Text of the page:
Pebane Court sells ironwood seized in Gilé Reserve
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Mozambique is losing forest at the equivalent of over 300 football fields every day. The Rural Observatory (OMR) suggests modernising agriculture to halt the pace of deforestation.
caption – Deforestation continues at a rapid pace in Mozambique, twenty years after the adoption of the Land Law
“We have had some positive results, but we have not been able to reduce deforestation rates in the country,” João Carrilho, a researcher at Mozambican non-governmental organisation Rural Environment Observatory (OMR), says.
Around 41% of Mozambique is forested, equivalent to 34 million hectares, of which the country loses about 86,000 hectares (more than 120,000 football fields) annually through deforestation.
Losses since the 1970s total more than eight million hectares, an area nearly the size of Portugal, according to recent figures released by the Mozambican government in partnership with the World Bank.
It’s agriculture’s fault
Most deforestation and forest degradation in the country is caused by unsustainable agricultural practices which undermine social, environmental and economic well-being, the OMR says.
“There is a misconception that the main reason for deforestation is the cutting of wood for firewood and coal. But that’s not true. Sixty-five percent of the area deforested annually is used for agriculture,” Carrilho explains.
Two of the main impacts of deforestation are increased greenhouse gas emissions, albeit to a small extent in the case of Mozambique, and landslides, as forests are important for soil retention.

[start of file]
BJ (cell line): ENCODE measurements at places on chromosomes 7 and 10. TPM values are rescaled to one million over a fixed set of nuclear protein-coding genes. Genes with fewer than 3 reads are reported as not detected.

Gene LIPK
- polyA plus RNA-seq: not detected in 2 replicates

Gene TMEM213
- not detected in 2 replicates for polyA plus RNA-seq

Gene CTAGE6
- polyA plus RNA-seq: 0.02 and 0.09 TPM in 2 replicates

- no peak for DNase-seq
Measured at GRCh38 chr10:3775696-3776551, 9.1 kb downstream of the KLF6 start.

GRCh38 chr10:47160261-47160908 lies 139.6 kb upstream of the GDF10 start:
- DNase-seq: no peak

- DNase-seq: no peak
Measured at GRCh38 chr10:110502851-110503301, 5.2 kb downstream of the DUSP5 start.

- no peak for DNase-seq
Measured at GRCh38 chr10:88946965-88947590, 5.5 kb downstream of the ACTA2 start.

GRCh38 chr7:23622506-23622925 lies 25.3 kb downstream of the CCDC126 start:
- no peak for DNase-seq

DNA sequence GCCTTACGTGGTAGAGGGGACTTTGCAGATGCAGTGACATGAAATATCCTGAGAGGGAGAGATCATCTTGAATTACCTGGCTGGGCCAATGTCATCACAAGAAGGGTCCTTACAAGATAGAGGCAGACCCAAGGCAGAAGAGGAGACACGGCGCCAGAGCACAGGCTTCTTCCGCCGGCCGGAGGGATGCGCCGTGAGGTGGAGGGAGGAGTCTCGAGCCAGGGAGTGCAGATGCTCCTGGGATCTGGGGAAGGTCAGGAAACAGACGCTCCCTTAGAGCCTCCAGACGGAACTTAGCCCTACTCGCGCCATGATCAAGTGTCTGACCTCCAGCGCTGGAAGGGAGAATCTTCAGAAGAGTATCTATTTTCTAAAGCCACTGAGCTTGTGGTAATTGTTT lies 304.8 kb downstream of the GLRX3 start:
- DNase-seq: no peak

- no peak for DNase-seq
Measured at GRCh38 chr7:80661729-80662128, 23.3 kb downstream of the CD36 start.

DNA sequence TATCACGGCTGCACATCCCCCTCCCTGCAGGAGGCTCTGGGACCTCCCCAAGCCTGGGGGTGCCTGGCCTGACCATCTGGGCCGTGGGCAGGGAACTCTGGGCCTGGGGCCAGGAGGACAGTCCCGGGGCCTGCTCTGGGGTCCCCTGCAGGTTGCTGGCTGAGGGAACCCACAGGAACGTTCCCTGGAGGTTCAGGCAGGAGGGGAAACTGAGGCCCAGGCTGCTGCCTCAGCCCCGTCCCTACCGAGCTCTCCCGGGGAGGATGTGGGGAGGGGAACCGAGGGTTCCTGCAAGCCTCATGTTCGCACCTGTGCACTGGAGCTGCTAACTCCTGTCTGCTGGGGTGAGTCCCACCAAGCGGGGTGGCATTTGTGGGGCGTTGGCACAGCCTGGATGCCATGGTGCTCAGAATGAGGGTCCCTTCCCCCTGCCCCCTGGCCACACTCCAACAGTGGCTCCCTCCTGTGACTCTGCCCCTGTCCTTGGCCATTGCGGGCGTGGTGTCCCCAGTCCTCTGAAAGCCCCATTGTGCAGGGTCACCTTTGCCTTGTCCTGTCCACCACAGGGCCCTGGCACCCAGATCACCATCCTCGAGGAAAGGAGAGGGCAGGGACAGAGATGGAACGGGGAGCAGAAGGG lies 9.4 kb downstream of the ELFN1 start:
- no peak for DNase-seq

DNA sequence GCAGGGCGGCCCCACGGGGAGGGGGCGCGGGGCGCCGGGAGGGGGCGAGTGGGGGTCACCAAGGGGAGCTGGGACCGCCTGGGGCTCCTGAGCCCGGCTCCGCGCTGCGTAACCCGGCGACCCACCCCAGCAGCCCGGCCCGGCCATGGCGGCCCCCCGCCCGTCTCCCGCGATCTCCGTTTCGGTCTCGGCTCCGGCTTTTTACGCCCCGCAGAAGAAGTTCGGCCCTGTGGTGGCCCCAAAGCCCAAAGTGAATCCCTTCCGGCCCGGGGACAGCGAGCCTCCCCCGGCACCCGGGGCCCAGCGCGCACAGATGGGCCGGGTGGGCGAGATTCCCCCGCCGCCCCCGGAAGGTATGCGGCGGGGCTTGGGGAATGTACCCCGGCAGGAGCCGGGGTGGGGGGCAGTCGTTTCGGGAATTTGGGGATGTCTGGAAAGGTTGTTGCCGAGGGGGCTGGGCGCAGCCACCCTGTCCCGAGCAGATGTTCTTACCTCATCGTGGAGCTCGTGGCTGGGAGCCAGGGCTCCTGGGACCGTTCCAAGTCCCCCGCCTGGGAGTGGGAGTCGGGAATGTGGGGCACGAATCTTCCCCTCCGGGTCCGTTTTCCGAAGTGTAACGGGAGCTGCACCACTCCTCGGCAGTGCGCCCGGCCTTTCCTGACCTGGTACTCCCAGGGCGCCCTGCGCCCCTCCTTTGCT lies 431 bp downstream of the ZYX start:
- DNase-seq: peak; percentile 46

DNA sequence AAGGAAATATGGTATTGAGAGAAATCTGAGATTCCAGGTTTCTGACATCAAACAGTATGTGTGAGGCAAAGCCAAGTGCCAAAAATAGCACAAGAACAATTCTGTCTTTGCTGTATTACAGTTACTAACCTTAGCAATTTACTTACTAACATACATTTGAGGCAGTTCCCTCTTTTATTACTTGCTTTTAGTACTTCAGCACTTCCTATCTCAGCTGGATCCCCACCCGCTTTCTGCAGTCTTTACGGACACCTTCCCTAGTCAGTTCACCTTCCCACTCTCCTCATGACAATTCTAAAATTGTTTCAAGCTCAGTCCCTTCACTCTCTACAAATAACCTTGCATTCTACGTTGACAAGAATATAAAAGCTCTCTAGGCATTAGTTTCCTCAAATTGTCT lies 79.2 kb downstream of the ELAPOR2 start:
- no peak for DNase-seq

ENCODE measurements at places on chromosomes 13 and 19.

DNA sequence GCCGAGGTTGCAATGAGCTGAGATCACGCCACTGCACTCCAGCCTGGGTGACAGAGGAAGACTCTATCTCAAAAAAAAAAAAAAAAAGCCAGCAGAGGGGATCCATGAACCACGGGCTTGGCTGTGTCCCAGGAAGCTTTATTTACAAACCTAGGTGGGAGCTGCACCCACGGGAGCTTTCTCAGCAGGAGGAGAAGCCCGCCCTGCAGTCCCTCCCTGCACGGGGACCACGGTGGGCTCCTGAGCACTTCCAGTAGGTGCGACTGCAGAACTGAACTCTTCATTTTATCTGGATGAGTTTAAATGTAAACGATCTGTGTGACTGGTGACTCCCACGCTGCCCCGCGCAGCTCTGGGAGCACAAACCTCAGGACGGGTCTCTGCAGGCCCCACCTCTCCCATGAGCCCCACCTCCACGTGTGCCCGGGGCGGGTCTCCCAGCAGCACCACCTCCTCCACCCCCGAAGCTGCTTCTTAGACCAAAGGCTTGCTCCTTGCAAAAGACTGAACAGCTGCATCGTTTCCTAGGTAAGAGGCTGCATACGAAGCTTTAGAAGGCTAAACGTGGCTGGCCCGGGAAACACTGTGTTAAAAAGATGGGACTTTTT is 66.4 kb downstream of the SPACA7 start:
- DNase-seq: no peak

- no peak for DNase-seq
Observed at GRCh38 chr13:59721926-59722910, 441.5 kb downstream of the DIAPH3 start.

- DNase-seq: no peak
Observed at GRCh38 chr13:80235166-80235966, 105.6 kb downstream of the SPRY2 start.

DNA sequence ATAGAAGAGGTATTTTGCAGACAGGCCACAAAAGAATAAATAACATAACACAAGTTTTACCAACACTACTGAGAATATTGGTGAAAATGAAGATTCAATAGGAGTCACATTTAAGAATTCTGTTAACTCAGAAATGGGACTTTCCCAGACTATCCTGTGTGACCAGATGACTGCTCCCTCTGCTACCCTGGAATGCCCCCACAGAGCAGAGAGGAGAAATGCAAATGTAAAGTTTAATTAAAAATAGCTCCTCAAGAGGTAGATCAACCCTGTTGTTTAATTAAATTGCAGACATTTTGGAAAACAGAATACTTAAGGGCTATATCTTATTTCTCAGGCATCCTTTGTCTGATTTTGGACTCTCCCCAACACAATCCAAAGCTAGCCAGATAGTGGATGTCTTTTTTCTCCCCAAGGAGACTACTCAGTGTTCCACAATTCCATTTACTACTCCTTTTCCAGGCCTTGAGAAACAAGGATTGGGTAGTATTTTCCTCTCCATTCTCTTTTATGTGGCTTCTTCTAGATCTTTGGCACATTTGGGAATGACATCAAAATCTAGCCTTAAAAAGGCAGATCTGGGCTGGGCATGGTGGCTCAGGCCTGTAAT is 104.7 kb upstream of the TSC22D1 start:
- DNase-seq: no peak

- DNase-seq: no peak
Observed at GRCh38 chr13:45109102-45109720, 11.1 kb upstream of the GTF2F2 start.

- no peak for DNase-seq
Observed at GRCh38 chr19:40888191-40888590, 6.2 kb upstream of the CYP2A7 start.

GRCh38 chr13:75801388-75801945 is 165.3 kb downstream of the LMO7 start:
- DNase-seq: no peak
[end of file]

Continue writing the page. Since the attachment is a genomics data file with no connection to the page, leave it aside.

Improve agricultural practices
Mozambican academic Almeida Sitoe says that the money made in forest conversion process should be invested in the development of agriculture, in the energy sector and in the “education of the very people who depend on the forest.”
Forest clearing for another purpose, often agriculture, is often erroneously associated with “development”, Sitoe points out.
In Mozambique, agriculture is practised by over 80% of families living in rural areas, and is the main source of food and income. Nevertheless, the country has one of the lowest levels of agricultural productivity in southern Africa.
Carrilho therefore advocates improving agricultural technology, so that more can be produced in the same area.
“And if we do not start today, by 2050 we will have twice the population, double the need for food and the forests shrinking,” he warns.
Carrilho also urges the conversion of Mozambique’s current forestry legislation into an instrument focused on the management of forest resources rather than on their exploitation.
From Sitoe’s point of view, forestry resource management involves the integration of different sectors, so that “logging is no longer viable, and people will look at the forest and say that it is not worth cutting it down, because they will not earn more compared to other ways of using it.”Source: Deutsche Welle
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